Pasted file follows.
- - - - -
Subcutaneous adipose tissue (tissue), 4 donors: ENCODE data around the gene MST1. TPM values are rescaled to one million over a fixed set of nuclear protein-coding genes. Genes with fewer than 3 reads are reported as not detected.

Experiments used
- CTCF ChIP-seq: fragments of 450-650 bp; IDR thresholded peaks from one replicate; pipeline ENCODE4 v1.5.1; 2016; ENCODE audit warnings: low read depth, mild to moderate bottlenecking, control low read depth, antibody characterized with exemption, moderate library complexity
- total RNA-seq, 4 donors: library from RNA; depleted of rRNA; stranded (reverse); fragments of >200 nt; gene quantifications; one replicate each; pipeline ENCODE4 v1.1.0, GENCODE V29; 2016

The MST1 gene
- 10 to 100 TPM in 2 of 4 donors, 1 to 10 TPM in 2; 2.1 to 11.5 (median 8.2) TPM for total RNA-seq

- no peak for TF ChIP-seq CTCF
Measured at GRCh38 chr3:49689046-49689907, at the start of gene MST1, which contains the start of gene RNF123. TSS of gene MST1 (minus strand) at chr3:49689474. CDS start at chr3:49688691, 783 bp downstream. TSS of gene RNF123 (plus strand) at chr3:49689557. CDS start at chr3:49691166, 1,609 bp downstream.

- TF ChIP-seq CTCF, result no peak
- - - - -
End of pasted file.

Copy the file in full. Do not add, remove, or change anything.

Subcutaneous adipose tissue (tissue), 4 donors: ENCODE data around the gene MST1. TPM values are rescaled to one million over a fixed set of nuclear protein-coding genes. Genes with fewer than 3 reads are reported as not detected.

Experiments used
- CTCF ChIP-seq: fragments of 450-650 bp; IDR thresholded peaks from one replicate; pipeline ENCODE4 v1.5.1; 2016; ENCODE audit warnings: low read depth, mild to moderate bottlenecking, control low read depth, antibody characterized with exemption, moderate library complexity
- total RNA-seq, 4 donors: library from RNA; depleted of rRNA; stranded (reverse); fragments of >200 nt; gene quantifications; one replicate each; pipeline ENCODE4 v1.1.0, GENCODE V29; 2016

The MST1 gene
- 10 to 100 TPM in 2 of 4 donors, 1 to 10 TPM in 2; 2.1 to 11.5 (median 8.2) TPM for total RNA-seq

- no peak for TF ChIP-seq CTCF
Measured at GRCh38 chr3:49689046-49689907, at the start of gene MST1, which contains the start of gene RNF123. TSS of gene MST1 (minus strand) at chr3:49689474. CDS start at chr3:49688691, 783 bp downstream. TSS of gene RNF123 (plus strand) at chr3:49689557. CDS start at chr3:49691166, 1,609 bp downstream.

- TF ChIP-seq CTCF, result no peak